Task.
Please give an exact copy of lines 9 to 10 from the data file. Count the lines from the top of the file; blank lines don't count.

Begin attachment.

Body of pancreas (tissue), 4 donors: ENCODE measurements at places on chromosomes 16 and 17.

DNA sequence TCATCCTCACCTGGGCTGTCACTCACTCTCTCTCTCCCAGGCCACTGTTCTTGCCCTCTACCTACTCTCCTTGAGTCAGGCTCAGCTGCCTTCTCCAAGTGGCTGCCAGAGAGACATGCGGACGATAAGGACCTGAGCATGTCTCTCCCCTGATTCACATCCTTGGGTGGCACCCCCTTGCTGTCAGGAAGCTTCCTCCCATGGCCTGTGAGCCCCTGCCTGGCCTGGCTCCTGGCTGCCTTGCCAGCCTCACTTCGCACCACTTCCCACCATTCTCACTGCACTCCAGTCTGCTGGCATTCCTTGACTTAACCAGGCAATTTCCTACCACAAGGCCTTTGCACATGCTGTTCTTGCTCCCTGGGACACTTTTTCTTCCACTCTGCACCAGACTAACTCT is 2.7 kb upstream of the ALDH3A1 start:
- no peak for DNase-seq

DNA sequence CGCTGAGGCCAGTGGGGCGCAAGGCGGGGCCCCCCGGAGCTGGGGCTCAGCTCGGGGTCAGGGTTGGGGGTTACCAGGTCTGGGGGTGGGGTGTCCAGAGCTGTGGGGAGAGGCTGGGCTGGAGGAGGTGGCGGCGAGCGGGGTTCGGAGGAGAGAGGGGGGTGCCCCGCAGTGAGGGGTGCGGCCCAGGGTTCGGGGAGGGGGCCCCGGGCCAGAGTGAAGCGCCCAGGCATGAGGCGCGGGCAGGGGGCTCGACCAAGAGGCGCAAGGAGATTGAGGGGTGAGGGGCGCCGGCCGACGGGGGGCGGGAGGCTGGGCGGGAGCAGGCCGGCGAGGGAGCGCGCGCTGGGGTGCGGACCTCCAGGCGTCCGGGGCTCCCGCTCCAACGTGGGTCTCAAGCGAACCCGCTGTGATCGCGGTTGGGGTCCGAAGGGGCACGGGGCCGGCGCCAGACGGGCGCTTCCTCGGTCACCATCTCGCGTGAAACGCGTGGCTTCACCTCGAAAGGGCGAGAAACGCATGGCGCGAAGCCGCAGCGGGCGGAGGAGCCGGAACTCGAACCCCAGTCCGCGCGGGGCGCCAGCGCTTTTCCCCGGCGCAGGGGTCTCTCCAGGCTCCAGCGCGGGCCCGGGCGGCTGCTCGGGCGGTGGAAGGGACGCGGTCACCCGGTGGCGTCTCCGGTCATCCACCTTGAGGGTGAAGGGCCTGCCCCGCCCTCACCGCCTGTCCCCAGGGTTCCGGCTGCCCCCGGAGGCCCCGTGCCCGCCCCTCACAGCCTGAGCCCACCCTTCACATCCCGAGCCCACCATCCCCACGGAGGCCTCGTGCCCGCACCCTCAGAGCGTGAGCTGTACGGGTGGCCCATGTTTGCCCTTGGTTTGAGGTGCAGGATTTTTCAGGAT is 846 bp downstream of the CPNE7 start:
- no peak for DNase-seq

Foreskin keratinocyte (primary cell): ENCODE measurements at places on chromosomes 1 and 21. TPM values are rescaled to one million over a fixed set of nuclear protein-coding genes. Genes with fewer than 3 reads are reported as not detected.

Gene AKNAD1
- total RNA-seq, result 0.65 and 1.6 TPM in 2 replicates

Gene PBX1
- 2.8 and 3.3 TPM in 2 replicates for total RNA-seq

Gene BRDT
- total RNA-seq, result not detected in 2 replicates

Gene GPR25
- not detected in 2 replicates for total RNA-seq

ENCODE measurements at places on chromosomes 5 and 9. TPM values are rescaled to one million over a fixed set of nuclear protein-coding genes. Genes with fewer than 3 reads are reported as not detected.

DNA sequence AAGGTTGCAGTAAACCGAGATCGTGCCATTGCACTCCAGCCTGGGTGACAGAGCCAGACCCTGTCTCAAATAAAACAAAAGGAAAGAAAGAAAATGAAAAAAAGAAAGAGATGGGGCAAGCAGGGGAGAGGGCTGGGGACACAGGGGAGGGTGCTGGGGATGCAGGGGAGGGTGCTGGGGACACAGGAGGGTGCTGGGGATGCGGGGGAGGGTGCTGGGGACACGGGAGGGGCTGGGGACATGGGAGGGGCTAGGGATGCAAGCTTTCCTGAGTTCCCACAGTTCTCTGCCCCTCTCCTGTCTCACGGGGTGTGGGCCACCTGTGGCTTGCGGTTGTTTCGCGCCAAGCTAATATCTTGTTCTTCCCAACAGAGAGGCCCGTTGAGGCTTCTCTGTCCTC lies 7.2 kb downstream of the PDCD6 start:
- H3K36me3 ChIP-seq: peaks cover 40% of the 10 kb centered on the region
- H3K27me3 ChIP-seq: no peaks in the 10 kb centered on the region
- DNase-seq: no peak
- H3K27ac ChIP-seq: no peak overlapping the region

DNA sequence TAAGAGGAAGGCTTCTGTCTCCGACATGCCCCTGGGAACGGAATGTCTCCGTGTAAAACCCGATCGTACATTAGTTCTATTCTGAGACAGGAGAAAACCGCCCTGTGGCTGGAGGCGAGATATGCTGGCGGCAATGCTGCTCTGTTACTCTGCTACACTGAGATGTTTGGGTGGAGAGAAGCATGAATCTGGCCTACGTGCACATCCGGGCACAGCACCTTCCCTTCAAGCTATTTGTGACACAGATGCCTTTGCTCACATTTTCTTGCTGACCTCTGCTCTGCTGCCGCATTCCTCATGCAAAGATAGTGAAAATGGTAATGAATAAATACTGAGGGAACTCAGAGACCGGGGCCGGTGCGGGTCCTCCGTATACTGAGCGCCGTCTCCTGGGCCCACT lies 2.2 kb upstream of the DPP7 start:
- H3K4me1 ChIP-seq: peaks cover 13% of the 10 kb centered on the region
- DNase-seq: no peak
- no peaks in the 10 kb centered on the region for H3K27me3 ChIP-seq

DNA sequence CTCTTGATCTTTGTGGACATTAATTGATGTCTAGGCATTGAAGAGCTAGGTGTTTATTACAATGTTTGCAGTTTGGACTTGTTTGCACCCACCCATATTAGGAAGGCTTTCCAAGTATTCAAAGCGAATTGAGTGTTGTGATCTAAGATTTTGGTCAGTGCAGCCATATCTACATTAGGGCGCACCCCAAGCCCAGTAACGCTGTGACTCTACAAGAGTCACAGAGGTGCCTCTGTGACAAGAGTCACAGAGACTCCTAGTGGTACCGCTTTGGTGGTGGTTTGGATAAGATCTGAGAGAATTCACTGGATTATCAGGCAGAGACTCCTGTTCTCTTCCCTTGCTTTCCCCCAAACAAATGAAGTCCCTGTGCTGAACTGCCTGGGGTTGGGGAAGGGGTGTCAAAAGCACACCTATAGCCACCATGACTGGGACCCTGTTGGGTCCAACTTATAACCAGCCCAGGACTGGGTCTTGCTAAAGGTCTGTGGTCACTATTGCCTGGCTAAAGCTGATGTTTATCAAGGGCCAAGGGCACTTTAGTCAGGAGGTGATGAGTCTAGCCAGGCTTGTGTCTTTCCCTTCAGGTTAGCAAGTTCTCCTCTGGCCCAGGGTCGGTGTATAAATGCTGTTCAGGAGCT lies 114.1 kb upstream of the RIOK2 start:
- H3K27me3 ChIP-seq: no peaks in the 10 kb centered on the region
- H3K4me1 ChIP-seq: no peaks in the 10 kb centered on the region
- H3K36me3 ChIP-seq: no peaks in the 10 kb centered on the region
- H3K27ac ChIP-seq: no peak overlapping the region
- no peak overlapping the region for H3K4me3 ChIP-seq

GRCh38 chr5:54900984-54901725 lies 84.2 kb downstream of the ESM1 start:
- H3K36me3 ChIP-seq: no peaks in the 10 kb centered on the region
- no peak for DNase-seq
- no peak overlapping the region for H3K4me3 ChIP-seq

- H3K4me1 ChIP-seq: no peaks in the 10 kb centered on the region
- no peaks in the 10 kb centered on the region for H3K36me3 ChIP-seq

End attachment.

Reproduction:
Gene PBX1
- 2.8 and 3.3 TPM in 2 replicates for total RNA-seq